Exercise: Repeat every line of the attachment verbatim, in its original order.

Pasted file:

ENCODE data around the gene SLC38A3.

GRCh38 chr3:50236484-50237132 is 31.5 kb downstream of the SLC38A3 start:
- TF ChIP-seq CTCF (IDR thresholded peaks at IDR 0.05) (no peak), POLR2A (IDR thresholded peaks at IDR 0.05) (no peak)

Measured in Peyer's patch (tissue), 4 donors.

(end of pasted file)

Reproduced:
ENCODE data around the gene SLC38A3.

GRCh38 chr3:50236484-50237132 is 31.5 kb downstream of the SLC38A3 start:
- TF ChIP-seq CTCF (IDR thresholded peaks at IDR 0.05) (no peak), POLR2A (IDR thresholded peaks at IDR 0.05) (no peak)

Measured in Peyer's patch (tissue), 4 donors.